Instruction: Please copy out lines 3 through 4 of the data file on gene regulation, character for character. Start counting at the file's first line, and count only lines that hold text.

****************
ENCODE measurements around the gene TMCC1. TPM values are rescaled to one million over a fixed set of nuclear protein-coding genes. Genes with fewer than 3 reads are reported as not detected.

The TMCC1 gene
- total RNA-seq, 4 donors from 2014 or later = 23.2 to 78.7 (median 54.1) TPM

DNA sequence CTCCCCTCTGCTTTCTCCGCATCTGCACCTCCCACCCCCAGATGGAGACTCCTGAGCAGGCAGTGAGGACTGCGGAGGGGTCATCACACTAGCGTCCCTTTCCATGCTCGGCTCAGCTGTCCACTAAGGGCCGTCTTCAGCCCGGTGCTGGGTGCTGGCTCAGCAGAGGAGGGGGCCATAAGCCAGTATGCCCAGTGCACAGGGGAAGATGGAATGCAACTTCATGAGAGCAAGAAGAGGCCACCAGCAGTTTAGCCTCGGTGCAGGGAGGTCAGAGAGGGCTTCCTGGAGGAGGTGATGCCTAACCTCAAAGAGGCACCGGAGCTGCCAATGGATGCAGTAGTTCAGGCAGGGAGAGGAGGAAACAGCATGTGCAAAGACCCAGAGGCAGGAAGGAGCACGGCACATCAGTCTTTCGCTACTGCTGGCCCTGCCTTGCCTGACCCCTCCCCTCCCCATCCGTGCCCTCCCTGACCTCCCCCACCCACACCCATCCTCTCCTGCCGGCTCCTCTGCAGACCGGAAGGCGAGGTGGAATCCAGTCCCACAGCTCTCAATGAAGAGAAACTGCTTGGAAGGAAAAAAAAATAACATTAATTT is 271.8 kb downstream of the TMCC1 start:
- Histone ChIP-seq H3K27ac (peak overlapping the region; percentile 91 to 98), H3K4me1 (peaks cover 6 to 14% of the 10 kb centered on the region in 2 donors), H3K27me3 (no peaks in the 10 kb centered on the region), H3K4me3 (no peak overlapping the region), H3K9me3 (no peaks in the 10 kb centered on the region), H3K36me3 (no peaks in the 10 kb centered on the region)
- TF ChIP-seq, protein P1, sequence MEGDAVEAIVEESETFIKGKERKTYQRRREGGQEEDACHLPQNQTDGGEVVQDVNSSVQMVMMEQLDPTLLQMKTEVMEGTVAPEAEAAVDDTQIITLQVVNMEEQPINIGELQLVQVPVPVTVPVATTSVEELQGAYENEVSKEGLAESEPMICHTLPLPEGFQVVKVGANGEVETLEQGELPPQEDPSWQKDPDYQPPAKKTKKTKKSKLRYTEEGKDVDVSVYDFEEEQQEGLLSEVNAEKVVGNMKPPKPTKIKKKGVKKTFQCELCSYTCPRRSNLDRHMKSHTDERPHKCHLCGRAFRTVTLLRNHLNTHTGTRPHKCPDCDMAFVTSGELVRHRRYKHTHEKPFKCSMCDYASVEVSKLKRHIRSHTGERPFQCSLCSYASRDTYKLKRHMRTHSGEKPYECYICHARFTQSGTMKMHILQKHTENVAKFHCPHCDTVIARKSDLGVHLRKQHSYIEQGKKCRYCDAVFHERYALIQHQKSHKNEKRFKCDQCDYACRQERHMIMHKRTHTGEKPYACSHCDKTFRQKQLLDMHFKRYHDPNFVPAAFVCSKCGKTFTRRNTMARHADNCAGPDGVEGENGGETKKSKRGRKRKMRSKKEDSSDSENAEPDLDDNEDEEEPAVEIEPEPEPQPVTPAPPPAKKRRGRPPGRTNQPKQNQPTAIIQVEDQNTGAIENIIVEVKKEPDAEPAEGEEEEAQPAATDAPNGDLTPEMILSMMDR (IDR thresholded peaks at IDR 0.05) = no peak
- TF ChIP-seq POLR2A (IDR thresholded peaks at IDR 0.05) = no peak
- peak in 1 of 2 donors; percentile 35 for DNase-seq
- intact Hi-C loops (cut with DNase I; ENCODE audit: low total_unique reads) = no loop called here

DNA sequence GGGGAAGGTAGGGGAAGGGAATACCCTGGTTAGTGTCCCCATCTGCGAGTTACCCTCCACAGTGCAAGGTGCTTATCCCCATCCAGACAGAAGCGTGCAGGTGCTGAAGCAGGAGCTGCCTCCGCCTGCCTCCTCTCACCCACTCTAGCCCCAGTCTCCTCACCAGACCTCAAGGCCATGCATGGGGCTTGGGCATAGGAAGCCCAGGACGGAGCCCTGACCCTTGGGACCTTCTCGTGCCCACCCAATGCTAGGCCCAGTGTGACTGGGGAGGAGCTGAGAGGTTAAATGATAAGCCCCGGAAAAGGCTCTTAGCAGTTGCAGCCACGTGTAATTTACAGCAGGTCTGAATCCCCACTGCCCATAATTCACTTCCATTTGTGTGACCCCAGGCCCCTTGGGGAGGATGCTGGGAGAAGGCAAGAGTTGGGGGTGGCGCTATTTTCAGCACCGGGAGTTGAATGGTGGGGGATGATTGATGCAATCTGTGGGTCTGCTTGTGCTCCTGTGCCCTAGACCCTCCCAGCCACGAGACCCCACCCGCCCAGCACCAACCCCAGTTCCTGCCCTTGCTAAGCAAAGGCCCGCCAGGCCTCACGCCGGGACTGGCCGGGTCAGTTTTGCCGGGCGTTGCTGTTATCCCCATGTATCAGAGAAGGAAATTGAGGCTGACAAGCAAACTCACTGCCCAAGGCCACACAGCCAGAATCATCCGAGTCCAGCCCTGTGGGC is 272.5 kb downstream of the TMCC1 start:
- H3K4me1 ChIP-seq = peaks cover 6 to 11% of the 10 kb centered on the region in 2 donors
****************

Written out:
- total RNA-seq, 4 donors from 2014 or later = 23.2 to 78.7 (median 54.1) TPM

DNA sequence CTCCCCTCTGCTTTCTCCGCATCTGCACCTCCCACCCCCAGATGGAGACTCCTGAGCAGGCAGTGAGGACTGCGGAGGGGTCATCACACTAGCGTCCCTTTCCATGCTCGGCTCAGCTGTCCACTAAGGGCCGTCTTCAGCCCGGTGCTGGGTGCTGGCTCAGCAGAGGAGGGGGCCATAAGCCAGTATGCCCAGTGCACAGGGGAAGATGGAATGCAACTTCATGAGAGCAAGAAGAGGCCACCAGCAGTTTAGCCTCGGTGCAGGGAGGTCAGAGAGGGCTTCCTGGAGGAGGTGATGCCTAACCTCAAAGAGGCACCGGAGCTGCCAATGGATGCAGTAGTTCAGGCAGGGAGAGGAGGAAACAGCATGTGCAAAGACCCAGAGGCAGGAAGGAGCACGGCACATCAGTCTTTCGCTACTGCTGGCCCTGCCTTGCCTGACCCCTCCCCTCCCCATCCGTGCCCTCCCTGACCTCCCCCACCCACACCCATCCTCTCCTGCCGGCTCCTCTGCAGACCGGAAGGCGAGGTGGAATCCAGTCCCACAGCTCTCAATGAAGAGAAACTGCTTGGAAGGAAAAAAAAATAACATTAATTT is 271.8 kb downstream of the TMCC1 start: